"We do already have our own operating system, GNU/Linux, so we don't *need* Windows 7," Farough said, but added the FSF would be happy to shepherd Microsoft through the wilds of open-source licenceland (and all the monsters within).
"As the FSF is the caretaker of the GPL, we feel confident in our ability to assist them."
We asked Microsoft if it had any more thoughts now that the petition had passed its target but the company declined to comment.
And the target? Far be it from us to suggest it might have been a little on the low side, but more people signed a petition to sort out the roads in the UK county of Surrey. Or ban the sale of fireworks to the clearly untrustworthy British public.
To be frank, Satan is more likely to caught riding a snowplough before that source is made free. Certainly in the near to medium term. In the meantime, if Windows 10 is out of the question and you're reluctant to pay Apple's idiot tax, then perhaps a look a modern Linux distribution will be enough to scratch that free software itch.
The world has, after all, moved on a bit in the decade since Windows 7 was new. ®
Its obviously only symbolic, and 77,777 while they would get there eventually, would take a longer time. This wasnt meant to be taken entirely seriously, after all.
MS will continue supporting it for security patches for a while, but only to high-paying, high-volume business clients with existing licenses. And even that is extremely expensive and will disappear in a couple years.
Or have you been living under a rock? Windows 7 has been Not-For-Sale for years, except through unofficial third parties and dodgy websites.
Apple does what Microsoft -used- to do. They issue patches from time to time, mostly irregularly, when required by discovery of a new vulnerability.
Microsoft used to do that, but the much higher rate of vulnerabilities and thus patches for Windows (compared to MacOS) drove Windows datacenter and business IT managers crazy, because they have to roll out those patches after testing, to hundreds or thousands of client machines. Its impossible to do that irregularly, so Microsoft finally got pushed to do monthly patch releases (hence, Patch Tuesday, the second Tues of each month). Each Patch Tuesday typically has between half a dozen and 2 dozen patches rolled up into it.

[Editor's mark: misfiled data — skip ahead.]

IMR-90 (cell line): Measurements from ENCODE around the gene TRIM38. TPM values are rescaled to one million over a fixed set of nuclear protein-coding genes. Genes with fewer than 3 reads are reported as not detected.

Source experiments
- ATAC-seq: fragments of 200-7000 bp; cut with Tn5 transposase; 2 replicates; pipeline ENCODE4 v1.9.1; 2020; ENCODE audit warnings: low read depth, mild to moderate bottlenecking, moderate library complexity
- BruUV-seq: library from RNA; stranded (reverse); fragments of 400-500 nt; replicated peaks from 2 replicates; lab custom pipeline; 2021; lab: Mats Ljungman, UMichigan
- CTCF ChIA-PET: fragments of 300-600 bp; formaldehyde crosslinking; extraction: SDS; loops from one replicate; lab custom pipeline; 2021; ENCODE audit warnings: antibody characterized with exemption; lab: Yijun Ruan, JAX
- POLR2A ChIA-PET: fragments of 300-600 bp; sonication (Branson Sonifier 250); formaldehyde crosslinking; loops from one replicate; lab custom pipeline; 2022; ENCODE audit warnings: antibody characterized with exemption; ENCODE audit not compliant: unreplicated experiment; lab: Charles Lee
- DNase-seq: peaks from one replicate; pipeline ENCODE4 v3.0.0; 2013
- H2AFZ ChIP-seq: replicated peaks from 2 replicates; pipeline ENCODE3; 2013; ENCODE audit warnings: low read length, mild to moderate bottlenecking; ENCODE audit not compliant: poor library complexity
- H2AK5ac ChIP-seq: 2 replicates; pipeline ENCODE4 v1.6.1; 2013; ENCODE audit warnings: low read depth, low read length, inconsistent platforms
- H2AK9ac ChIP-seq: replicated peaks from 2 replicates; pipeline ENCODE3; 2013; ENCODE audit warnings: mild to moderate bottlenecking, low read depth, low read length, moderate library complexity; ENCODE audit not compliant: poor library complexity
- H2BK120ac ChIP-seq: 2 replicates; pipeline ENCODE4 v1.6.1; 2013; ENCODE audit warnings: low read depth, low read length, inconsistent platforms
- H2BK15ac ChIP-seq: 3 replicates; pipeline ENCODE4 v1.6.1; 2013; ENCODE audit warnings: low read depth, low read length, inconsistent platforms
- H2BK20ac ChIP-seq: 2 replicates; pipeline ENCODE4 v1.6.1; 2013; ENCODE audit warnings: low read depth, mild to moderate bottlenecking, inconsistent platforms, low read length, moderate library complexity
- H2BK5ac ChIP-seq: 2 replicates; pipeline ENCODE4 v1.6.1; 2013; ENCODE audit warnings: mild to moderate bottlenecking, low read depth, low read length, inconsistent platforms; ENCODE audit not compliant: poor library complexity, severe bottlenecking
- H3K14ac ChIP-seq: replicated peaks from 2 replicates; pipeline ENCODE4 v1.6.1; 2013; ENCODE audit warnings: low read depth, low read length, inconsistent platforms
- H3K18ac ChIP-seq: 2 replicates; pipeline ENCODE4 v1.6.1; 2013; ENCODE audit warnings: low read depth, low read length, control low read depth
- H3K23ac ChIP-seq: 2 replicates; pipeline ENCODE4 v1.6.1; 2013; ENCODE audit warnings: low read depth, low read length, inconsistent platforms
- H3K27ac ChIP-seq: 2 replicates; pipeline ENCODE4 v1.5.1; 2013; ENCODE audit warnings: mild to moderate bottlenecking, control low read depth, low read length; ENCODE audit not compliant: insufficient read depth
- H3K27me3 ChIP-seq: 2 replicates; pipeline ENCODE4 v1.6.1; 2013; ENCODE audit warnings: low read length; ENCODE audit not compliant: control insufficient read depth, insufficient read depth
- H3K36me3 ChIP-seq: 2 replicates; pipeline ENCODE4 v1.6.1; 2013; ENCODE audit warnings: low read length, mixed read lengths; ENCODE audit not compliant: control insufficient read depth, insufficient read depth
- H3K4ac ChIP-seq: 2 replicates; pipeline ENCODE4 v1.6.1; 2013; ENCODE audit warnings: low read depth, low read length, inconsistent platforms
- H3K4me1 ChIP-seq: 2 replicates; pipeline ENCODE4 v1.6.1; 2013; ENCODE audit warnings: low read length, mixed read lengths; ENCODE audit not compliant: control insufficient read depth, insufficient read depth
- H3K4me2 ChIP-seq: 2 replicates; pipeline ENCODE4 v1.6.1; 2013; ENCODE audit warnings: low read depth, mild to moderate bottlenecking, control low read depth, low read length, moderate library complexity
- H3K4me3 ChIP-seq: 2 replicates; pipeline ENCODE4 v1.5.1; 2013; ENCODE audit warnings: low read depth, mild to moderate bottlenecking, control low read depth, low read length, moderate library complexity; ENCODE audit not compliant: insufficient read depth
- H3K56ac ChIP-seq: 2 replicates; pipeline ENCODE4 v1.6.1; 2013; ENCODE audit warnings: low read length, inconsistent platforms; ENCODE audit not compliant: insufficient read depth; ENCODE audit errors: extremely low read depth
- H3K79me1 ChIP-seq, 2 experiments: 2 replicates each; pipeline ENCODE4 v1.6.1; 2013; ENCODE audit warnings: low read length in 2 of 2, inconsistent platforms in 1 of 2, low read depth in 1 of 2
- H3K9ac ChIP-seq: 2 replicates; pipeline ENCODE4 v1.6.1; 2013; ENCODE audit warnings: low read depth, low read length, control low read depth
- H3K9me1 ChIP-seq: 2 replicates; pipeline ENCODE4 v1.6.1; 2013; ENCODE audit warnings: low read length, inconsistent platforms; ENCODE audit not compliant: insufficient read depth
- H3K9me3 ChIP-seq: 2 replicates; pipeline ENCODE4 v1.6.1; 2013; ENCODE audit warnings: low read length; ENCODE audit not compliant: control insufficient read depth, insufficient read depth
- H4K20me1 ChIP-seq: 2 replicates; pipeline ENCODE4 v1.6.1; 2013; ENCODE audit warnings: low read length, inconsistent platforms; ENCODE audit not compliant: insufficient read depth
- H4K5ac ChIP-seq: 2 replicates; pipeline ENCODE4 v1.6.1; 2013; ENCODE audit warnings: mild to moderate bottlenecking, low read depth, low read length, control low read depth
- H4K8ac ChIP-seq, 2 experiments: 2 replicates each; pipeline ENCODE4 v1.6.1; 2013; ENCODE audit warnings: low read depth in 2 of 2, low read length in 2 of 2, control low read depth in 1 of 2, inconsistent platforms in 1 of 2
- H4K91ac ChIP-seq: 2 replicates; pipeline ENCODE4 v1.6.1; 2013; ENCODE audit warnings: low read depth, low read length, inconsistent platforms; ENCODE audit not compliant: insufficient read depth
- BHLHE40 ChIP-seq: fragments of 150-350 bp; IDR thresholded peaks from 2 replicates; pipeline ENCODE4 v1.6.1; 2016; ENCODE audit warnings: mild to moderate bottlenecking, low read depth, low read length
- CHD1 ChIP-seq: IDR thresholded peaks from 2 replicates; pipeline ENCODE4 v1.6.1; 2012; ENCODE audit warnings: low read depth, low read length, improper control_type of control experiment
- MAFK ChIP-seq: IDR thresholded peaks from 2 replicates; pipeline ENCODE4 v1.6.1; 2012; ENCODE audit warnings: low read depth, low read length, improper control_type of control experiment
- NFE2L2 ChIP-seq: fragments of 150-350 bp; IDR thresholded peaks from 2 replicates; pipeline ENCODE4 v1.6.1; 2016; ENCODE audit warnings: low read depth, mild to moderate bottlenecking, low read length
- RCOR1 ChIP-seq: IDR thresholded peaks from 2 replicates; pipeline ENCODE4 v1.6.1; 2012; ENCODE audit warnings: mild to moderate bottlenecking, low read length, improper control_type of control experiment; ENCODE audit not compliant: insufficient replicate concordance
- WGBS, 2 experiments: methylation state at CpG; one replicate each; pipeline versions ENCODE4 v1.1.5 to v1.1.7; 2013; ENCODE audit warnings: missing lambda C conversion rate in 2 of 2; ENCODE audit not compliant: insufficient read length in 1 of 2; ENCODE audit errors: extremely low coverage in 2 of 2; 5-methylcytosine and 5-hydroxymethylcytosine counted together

Linux distros issue updates to their packages constantly, so its up to the user (or IT manager) to decide when to update their machines. Everything is in the open, no secrets, so its easier to manage piecemeal.
German Government Paying Microsoft Nearly $900,000 for Extended Windows 7 Support
Get a mobo that’s compatible with Win 7, and figure out the minimum number of drivers that you need. I’m running a Ryzen 5 with Win 7; it was kind of a pain, but there are sources online you can check to see how to do it.
Yeah, not. Microshaft would never sell another copy of Windows.
Hey DGR, I found a CD I made umpteen years back that has Windows ME with all the updates. I think it was one of those platforms that didn’t require any interaction with Microsoft to activate, just the key I wrote on the case. Do you think it’s young enough to handle most of the current environment without extensive modifications? Not games, just seeing the internet and performing basic interactions.